Seed Fair





At present the NPGRC houses 3010 accessions. Of these, about 1140 are of wild species and 1870 are crops. The main crops housed are pearl millet (Pennisetum glaucum) and sorghum (Sorghum bicolor subsp. bicolor), with some accessions also of melon (Citrullus lanatus), cowpea (Vigna unguiculata subsp. unguiculata), bambara groundnut (Vigna subterranea), groundnut (Arachis hypogaea) and maize (Zea mays). Wild species collection is focused mainly on useful species or species of conservation concern.




The Namibian NPGRC has multiplied about 670 crop accessions (36% of all crop accessions). The remaining 1200 accessions to be multiplied are mainly of pearl millet. Multiplication is done in collaboration with research stations of the min istry. These are located a minimum of 450 km away from the NPGRC, which makes this activity quite a challenge.


Characterisation activities are always carried out together with multiplication and the same statistics as above apply.



For its ex-situ conservation, the NPGRC collectas seeds of both wild and cultivated indigenous plants. These seeds are cleaned, dried, sealed in air-tight foil packets and stored in deep freezers at -200C. Further activities of the NPGRC include description of plant traits of each seed sample, periodic germination tests, documentation of all information from collection to storage and distribution of seeds to bona fide requesters.


conservation of wild plant genetic resources looks at conservation of plant resources at their site of occurrence. The NPGRC has concentrated on the identification of Namibia's most threatened plant species by compiling a Red Data List using IUCN categories for assessment. Already a Red Data book has been published to increase awareness among Namibians of the rare and threatened plants and includes descriptions, maps and pictures. Furthe, the NPGRC endures to identifyareas with high concentrations of rare and threatened plants worthy for conservation (in collaboration with the Ministry of Environment and Tourism).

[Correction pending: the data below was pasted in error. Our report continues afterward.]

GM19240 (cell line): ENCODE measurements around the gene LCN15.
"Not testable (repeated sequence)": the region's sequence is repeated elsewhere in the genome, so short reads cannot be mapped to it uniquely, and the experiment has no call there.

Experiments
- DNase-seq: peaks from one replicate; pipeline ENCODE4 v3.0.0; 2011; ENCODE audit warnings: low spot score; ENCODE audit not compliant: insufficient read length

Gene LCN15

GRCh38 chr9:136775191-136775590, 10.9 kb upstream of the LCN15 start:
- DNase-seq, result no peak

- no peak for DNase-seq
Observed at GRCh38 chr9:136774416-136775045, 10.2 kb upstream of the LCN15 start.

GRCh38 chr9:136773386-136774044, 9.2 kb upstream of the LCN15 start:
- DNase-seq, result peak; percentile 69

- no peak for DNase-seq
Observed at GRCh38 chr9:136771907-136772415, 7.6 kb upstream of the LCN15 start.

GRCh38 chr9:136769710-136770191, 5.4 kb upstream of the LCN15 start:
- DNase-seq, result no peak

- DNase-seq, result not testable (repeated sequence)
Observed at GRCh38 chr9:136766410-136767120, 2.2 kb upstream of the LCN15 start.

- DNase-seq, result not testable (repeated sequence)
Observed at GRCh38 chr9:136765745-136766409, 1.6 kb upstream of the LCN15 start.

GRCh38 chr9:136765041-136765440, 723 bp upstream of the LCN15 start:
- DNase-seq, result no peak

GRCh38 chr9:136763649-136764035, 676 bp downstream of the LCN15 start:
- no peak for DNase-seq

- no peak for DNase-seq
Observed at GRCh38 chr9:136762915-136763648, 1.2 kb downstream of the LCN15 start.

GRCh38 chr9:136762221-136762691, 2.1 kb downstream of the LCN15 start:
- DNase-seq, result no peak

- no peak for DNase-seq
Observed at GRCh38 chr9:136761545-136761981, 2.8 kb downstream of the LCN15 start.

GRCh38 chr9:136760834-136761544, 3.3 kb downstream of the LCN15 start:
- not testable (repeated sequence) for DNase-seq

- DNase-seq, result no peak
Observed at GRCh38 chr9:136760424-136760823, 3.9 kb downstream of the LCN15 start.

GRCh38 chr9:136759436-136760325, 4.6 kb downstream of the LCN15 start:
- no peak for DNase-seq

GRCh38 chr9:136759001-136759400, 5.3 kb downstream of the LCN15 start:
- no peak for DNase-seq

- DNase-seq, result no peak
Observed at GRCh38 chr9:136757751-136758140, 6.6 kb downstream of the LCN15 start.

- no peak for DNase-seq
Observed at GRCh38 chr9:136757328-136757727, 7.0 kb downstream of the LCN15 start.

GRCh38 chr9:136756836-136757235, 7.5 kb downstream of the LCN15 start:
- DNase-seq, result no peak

On-farm conservation of indigenous landraces of pearl millet, sorghum, locally adapted legumes and cucurbits, considers the reasons why local farmers keep growing these landraces, where they come from and how much diversity they contain. It promotes on-farm conservation of landraces that are adapted to Namibia's climatic conditions as these genetic resources form the basis of plant breeding programmes.